Three major US orchestras in search of new leaders

Alison Vulgamore’s departure from Philadelphia last night leaves three hot seats vacant and few talents available to fill them.

The Los Angeles Philharmonic was left last week by Deborah Borda in the capable hands of Gail Samuel, the Acting President and Chief Executive Officer who is thought likely to get the job on a permanent basis.

The San Francisco Symphony has Derek Dean as Interim Executive Director. The difference between Acting and Interim speaks volumes.

Philadelphia does not know where to turn after seven years of tough love by a CEO widely referred to as Voldemort. It is an awful act to follow.

 

 

We hear complaints from all sides of the lack of leadership talent in orchestras. The problem is that vice-presidents rarely get a chance to prove themselves. Gail Samuel had six months in charge when Deborah Borda went off last year on sabbatical. She knows the ropes. Not many others do.

It’s a tough job, requiring passion, unsocial hours and the courage to take unpleasant decisions. It burns up the faint-hearted. The New York Phil’s immediate past chief lasted just four years in the seat. While well paid, it’s not a job that makes you lifelong friends. Or leads to better things. Many ex-orch prezzies now call themselves consultants.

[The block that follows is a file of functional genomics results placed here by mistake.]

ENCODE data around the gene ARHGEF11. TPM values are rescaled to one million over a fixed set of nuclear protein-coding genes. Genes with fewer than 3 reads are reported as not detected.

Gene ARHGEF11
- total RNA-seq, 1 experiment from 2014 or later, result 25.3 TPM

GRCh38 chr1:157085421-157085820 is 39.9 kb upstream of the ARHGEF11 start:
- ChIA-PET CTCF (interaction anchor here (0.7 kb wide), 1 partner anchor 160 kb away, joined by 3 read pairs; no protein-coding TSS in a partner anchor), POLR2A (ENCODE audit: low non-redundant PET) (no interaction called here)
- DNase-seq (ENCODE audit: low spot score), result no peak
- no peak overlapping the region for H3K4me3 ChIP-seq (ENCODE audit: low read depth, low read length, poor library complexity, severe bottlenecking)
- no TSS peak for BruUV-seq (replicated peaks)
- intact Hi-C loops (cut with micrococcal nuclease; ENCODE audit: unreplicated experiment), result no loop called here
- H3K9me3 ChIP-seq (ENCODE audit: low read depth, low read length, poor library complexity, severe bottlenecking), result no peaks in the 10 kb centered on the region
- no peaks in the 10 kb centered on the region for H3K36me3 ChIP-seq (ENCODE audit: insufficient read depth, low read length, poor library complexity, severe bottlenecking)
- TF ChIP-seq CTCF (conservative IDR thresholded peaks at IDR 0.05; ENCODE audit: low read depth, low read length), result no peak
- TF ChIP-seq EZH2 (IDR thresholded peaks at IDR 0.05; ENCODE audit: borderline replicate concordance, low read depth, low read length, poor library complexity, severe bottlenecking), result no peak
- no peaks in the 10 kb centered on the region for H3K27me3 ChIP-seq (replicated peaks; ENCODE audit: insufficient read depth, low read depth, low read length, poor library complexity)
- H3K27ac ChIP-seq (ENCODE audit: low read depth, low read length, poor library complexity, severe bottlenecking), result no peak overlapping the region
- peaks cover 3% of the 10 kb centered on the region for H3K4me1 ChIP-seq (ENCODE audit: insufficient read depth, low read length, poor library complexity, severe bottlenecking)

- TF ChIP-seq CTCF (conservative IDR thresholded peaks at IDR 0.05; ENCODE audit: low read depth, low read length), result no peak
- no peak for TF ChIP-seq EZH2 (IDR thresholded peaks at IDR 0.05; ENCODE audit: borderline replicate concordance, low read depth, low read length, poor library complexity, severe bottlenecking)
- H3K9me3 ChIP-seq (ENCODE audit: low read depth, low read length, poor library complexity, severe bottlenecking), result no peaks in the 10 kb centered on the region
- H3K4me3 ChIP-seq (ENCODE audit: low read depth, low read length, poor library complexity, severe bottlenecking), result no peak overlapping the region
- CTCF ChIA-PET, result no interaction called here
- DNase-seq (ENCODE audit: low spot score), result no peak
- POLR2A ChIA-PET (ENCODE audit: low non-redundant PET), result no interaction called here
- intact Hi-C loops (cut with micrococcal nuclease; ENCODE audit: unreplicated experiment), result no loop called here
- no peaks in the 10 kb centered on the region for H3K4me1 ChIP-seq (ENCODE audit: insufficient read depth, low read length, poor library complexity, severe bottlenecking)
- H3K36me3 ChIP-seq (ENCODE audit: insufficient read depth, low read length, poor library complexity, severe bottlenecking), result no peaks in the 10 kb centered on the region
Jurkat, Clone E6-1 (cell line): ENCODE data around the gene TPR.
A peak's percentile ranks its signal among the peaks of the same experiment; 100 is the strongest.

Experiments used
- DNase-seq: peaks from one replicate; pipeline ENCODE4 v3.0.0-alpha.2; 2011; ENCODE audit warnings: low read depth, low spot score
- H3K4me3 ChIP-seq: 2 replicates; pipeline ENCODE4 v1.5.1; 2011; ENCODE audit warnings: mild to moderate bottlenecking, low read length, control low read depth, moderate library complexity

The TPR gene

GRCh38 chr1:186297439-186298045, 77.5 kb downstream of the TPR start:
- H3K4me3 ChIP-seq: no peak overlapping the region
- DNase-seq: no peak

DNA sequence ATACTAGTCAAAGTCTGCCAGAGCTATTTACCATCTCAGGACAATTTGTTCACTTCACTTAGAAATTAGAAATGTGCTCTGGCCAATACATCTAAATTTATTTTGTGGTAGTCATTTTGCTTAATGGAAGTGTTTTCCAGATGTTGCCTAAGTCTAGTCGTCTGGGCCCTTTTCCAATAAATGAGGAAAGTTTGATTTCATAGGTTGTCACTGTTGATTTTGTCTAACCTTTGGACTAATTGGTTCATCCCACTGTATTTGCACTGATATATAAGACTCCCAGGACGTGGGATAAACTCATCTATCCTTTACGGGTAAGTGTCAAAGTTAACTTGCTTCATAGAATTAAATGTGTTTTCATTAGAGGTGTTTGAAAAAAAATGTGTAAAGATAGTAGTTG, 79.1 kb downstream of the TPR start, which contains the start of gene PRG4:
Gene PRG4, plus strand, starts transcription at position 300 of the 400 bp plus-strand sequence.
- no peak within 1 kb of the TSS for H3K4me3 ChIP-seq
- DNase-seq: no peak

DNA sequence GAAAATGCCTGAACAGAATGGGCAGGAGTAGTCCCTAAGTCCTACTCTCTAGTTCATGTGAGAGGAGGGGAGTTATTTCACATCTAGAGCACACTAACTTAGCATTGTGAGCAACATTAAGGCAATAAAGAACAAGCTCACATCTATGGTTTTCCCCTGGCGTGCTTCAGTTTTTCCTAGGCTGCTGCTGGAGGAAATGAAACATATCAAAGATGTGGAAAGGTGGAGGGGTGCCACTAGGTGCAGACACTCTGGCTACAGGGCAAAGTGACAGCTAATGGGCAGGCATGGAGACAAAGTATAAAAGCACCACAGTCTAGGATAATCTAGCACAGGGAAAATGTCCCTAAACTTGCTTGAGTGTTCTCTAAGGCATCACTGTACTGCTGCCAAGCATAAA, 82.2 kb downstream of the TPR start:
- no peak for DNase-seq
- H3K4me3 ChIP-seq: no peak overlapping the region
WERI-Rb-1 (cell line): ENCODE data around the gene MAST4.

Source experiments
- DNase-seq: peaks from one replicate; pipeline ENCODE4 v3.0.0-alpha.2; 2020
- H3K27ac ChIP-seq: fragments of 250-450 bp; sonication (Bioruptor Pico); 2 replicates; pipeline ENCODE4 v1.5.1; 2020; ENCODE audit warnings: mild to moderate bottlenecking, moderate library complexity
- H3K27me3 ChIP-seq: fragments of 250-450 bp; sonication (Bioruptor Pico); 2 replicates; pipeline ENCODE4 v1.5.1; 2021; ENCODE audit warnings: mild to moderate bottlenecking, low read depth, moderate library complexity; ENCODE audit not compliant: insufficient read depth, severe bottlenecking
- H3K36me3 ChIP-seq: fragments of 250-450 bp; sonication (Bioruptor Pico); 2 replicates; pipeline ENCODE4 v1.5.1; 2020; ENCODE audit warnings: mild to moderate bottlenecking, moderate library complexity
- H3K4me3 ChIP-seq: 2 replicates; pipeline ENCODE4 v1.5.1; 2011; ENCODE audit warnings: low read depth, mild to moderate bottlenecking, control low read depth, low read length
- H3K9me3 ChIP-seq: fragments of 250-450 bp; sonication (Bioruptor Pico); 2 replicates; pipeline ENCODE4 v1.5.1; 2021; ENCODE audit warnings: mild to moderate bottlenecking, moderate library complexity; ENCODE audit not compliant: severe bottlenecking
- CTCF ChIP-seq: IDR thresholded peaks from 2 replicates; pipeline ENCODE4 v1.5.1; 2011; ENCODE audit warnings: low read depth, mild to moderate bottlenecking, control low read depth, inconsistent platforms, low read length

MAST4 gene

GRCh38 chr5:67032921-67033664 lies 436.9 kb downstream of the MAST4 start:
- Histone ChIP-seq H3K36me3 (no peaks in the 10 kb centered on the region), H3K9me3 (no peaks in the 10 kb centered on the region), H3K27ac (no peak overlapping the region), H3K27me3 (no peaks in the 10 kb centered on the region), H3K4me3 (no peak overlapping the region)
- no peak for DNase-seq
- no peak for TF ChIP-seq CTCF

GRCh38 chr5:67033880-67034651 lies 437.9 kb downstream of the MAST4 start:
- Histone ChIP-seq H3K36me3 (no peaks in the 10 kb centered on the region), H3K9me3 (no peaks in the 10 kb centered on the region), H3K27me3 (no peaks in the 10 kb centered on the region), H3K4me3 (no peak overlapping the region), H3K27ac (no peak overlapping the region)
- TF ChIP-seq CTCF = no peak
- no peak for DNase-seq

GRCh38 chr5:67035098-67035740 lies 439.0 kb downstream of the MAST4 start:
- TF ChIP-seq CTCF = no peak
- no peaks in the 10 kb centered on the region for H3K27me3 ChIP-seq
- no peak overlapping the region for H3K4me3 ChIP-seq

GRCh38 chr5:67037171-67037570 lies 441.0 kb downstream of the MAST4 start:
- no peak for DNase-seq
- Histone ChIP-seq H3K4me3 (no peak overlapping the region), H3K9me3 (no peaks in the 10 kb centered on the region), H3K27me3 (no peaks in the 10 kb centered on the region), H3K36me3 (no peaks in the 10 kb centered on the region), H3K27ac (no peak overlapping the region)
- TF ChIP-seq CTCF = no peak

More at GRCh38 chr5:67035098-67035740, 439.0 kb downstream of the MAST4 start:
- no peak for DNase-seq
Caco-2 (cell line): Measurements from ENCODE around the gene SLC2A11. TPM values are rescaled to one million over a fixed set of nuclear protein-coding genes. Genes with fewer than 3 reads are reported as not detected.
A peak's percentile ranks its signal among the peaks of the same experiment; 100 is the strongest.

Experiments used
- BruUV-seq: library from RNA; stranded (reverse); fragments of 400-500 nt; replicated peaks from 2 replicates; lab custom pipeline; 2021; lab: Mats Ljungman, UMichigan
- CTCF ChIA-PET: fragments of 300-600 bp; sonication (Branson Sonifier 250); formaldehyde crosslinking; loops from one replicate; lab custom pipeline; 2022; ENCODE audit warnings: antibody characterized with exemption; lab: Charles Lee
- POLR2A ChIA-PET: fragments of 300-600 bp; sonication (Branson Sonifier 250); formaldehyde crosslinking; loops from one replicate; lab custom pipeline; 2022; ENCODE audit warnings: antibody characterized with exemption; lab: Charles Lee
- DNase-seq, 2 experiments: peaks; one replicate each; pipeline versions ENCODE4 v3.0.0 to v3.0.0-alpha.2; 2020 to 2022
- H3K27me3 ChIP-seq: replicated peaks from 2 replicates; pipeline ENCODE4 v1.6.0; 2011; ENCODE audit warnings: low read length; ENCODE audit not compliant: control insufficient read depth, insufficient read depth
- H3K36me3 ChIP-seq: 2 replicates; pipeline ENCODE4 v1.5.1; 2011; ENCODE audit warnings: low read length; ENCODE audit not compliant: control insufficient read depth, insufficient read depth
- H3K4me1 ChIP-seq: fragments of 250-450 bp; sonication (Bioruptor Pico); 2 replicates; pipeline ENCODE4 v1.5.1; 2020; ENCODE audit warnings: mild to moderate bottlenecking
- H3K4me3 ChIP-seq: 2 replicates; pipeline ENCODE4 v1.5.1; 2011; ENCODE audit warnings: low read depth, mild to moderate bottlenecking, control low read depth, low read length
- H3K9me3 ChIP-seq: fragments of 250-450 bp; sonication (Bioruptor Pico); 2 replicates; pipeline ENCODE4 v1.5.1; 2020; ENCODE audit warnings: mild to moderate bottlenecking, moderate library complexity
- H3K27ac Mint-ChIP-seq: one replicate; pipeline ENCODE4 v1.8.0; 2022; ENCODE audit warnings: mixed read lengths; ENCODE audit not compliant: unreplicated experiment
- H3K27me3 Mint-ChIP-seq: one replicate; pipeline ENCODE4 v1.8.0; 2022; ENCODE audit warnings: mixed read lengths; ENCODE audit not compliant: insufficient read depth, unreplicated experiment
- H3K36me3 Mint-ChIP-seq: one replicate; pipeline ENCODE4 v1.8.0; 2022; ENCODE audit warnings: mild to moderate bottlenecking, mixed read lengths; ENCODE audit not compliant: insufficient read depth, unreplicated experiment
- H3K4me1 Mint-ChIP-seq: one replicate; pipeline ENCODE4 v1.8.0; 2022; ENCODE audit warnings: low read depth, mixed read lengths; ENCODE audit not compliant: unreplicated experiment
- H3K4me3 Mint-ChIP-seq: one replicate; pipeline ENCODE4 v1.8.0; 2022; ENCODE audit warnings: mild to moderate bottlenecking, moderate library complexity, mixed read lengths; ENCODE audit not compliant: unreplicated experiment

Unless there’s someone on the Philadelphia board who fancies changing career, this could be a long, hard search that yields yet another set of excuses.

 

 

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  • Recently announced: Jonathan Martin is leaving Dallas for Cincinnati and Gary Ginstling is moving from Indianapolis for the National in DC. Neither orchestra is in the “Big Seven” but these are two more important vacancies.

    • The first thought I had when it came out Vulgamore was leaving Philly was that she might end up in Dallas. Seems like a natural landing spot for someone with her pedigree.

      Not saying it’s the right choice. Only that it seems very possible.

  • Arguably in the world’s top five in musical quality, the PO’s musicians are 7th in US orchestra’s pay and benefits. How long can they keep it up without a change not only in CEOs but in board leadership??

  • I am genuinely curious to hear Norman’s explanation of the difference between “acting” and “interim.”

    • I’m not Norman, but the difference typically is that “interim” implies that the interim person will not be considered for the position, whereas an “acting” person might or might not be.

      This is not hard and fast, of course.

      • This semantic difference is hardly any more than symbolic in real life, because there have been many instances in which Interim Something became The Something and conversely plenty of cases when Acting Something did not.

        • Sure, you can document exceptions. But you asked, and you received an answer.

          Also, an “interim” is often brought in from the outside, whereas an “acting” often ascends from within the organization. Again, just as I wrote before, this is not a hard and fast rule.

          • No, I am not the one who asked about that. But I do agree with this latest distinction to a greater degree than with the previous ones: indeed, interim is usually from outside and acting almost always from inside.

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